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Mexican Patent Litigation, International Intellectual Property Treaties and the Extension of Patent Term of Protection

Abstract

This article analyzes how the provisions on patent term adjustments contained in the new United States-Mexico-Canada Trade Agreement (USMCA) will be problematic for Mexico. To illustrate this point, the article revisits a patent litigation in Mexico. The plaintiff was a Japanese company who was suing over the infringement of its rights by a Mexican Lab. In this case, Transitional Article Twelve of the Mexican Industrial Property Act was applied to recognize a priority filing date seven years later than its original filing in Japan. The litigation involved several issues such as the extension of the term of protection and the alleged infringement by the defendant after the authorities had extended the term of the patent. There are several principles and concerns discussed, including the principle of patent independence, national treatment, and minimum term of protection, all of which are contained in the Paris Convention, the TRIPS Agreement, and the Patent Cooperation Treaty.

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Notes

  1. 1.

    Paris Convention for the Protection of Industrial Property, Stockholm (September 28, 1979).

  2. 2.

    Agreement on Trade-Related Aspects of Intellectual Property Rights, Marrakech (April 15, 1994).

  3. 3.

    Extended practice in several legal systems. Lemley and Moore (2004), p. 94; Shinall (2012), p. 374.

  4. 4.

    Paris Convention for the Protection of Industrial Property, Stockholm (September 28, 1979).

  5. 5.

    Patent Cooperation Treaty, Washington (June 19, 1970).

  6. 6.

    Farrand (2006), p. 1266.

  7. 7.

    Mexican Industrial Property Act (June 27, 1991).

  8. 8.

    Solovy and Krishnamurthy (2017), p. 96. To illustrate this point, an application to protect the same invention called Thiazolidine Derivatives, was discarded for lack of novelty on April 6, 2001, by the National Institute of Industrial Property INAPI of Chile on April 6, 2001. Available at: https://ion.inapi.cl/Patente/ConsultaAvanzadaPatentes.aspx. Accessed January 6, 2019.

  9. 9.

    Tobias et al. (2009), p. 115; Pil (2014), p. 358.

  10. 10.

    Mexican Inventions and Trademarks Act (February 10, 1976), Arts. 10 and 65 (no longer in force).

  11. 11.

    Lapenne (2010), p. 198.

  12. 12.

    Mexican Industrial Property Act (June 27, 1991), Transitional Article 12.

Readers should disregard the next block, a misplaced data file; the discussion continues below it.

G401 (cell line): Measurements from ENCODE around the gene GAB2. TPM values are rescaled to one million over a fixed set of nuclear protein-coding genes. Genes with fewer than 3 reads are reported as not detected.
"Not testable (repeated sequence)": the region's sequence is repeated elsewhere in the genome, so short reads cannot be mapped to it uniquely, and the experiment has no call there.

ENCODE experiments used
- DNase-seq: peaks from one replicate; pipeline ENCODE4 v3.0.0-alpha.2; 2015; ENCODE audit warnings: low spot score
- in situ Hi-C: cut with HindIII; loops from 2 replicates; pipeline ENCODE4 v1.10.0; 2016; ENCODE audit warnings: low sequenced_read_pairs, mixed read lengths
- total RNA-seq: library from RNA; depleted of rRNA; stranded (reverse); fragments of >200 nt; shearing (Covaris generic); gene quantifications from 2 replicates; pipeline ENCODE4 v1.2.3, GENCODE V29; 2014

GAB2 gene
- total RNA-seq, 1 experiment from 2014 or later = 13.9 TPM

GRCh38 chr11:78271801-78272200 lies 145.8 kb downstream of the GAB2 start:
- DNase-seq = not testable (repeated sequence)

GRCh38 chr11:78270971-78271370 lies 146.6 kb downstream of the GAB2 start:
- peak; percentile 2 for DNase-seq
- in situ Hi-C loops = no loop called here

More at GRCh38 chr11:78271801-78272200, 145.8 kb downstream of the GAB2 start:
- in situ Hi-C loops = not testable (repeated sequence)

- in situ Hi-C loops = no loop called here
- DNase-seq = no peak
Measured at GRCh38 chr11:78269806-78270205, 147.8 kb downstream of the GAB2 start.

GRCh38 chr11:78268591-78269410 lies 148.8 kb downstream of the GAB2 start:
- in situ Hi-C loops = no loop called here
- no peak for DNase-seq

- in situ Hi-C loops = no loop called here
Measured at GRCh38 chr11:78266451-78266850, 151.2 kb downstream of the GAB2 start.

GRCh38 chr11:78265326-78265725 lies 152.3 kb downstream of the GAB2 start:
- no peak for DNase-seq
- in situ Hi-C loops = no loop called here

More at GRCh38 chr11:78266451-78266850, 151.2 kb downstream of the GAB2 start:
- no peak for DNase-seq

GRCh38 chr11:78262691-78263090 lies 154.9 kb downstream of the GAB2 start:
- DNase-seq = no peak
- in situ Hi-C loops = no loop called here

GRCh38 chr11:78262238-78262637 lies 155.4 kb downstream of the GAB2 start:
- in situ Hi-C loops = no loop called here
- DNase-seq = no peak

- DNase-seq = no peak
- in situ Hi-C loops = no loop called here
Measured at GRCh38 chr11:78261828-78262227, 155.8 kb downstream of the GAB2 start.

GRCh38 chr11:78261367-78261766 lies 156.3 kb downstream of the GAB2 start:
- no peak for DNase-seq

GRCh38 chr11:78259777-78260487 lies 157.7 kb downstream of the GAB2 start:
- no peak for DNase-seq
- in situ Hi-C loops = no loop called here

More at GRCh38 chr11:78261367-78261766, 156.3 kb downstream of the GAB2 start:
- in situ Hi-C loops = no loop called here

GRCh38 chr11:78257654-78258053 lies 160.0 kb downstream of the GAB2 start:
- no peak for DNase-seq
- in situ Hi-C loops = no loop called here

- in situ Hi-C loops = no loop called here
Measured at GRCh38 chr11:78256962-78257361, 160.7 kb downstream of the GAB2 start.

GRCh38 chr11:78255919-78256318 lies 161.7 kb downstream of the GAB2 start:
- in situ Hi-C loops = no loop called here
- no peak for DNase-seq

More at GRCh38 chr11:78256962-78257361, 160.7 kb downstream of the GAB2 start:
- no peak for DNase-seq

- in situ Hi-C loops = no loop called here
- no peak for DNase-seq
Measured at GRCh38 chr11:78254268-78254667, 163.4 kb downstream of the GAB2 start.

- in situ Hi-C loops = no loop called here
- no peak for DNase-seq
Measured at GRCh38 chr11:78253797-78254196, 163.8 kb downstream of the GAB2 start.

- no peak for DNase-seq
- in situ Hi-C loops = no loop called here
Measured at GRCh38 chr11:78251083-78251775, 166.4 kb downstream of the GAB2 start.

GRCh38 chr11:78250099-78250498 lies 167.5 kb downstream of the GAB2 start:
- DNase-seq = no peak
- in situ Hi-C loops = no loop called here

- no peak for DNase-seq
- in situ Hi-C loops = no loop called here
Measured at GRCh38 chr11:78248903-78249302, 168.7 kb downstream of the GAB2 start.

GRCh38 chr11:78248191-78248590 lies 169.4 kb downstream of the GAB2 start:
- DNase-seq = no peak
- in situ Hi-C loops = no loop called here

13. 13.

    El Economista, September 12, 2010.

  14. 14.

    El Economista, September 12, 2010.

  15. 15.

    Mexican Senate, April 26, 2007.

  16. 16.

    Goldstein (2008), p. 351.

  17. 17.

    Mueller (2009), p. 525.

  18. 18.

    Paris Convention for the Protection of Industrial Property, Stockholm (September 28, 1979), Art. 2.

  19. 19.

    Paris Convention for the Protection of Industrial Property, Stockholm (September 28, 1979), Art. 4.

  20. 20.

    Paris Convention for the Protection of Industrial Property, Stockholm (September 28, 1979), Art. 4(B).

  21. 21.

    Patent Cooperation Treaty, Washington (June 19, 1970), Arts. 3, 10.

  22. 22.

    Patent Cooperation Treaty, Washington (June 19, 1970), Art. 15.

  23. 23.

    Patent Cooperation Treaty, Washington (June 19, 1970), Art. 21.

  24. 24.

    Patent Cooperation Treaty, Washington (June 19, 1970), Art. 22.

  25. 25.

    Khoury (2012), p. 209.

  26. 26.

    Ilardi and Blakeney (2004), p. 40.

  27. 27.

    Abbott et al. (2007), p. 219.

  28. 28.

    Pires (2005), p. 71.

  29. 29.

    Paris Convention for the Protection of Industrial Property, Stockholm (September 28, 1979), Art. 2(1).

  30. 30.

    Agreement on Trade-Related Aspects of Intellectual Property Rights Marrakech (April 15, 1994), Art. 27(1).

  31. 31.

    Mueller (2009), p. 544.

  32. 32.

    Agreement on Trade-Related Aspects of Intellectual Property Rights, Marrakech (April 15, 1994), Arts. 31, 28 and 33. Markham (2011), p. 124.

  33. 33.

    Andrews (2011), p. 226.

  34. 34.

    Case No. 14113/05-17-05-9, 2006, p. 4.

  35. 35.

    Case No. 14113/05-17-05-9, 2006, p. 6.

  36. 36.

    Unless it is a provisional application, such as those existing in several legal systems, so that the original application date does not affect the term of protection. Migliorini (2007), p. 439.